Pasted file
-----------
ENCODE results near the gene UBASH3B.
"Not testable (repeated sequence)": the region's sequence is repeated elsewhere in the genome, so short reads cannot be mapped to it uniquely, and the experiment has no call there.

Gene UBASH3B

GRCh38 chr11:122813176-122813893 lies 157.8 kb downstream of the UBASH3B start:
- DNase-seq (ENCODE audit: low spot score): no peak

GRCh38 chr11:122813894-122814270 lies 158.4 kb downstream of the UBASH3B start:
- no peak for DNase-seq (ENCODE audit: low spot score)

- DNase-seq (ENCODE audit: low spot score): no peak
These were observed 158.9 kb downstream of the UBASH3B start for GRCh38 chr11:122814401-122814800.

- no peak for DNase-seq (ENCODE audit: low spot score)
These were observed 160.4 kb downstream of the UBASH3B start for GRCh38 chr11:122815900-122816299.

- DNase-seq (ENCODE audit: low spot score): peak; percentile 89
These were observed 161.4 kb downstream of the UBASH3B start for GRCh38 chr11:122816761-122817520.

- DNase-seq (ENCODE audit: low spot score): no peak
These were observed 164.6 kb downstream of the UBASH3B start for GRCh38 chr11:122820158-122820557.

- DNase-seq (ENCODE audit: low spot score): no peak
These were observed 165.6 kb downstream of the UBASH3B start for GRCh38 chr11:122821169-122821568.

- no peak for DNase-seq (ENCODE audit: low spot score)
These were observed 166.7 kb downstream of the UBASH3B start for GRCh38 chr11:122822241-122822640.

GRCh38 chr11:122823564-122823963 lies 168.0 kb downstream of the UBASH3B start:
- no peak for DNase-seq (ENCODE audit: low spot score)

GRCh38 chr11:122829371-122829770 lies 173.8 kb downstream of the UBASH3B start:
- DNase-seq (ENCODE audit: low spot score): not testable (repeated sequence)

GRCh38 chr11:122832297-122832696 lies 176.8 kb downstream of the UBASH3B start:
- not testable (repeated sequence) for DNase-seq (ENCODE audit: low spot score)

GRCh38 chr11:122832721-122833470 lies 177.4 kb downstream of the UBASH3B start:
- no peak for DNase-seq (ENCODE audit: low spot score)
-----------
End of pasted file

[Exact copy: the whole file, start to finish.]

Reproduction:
ENCODE results near the gene UBASH3B.
"Not testable (repeated sequence)": the region's sequence is repeated elsewhere in the genome, so short reads cannot be mapped to it uniquely, and the experiment has no call there.

Gene UBASH3B

GRCh38 chr11:122813176-122813893 lies 157.8 kb downstream of the UBASH3B start:
- DNase-seq (ENCODE audit: low spot score): no peak

GRCh38 chr11:122813894-122814270 lies 158.4 kb downstream of the UBASH3B start:
- no peak for DNase-seq (ENCODE audit: low spot score)

- DNase-seq (ENCODE audit: low spot score): no peak
These were observed 158.9 kb downstream of the UBASH3B start for GRCh38 chr11:122814401-122814800.

- no peak for DNase-seq (ENCODE audit: low spot score)
These were observed 160.4 kb downstream of the UBASH3B start for GRCh38 chr11:122815900-122816299.

- DNase-seq (ENCODE audit: low spot score): peak; percentile 89
These were observed 161.4 kb downstream of the UBASH3B start for GRCh38 chr11:122816761-122817520.

- DNase-seq (ENCODE audit: low spot score): no peak
These were observed 164.6 kb downstream of the UBASH3B start for GRCh38 chr11:122820158-122820557.

- DNase-seq (ENCODE audit: low spot score): no peak
These were observed 165.6 kb downstream of the UBASH3B start for GRCh38 chr11:122821169-122821568.

- no peak for DNase-seq (ENCODE audit: low spot score)
These were observed 166.7 kb downstream of the UBASH3B start for GRCh38 chr11:122822241-122822640.

GRCh38 chr11:122823564-122823963 lies 168.0 kb downstream of the UBASH3B start:
- no peak for DNase-seq (ENCODE audit: low spot score)

GRCh38 chr11:122829371-122829770 lies 173.8 kb downstream of the UBASH3B start:
- DNase-seq (ENCODE audit: low spot score): not testable (repeated sequence)

GRCh38 chr11:122832297-122832696 lies 176.8 kb downstream of the UBASH3B start:
- not testable (repeated sequence) for DNase-seq (ENCODE audit: low spot score)

GRCh38 chr11:122832721-122833470 lies 177.4 kb downstream of the UBASH3B start:
- no peak for DNase-seq (ENCODE audit: low spot score)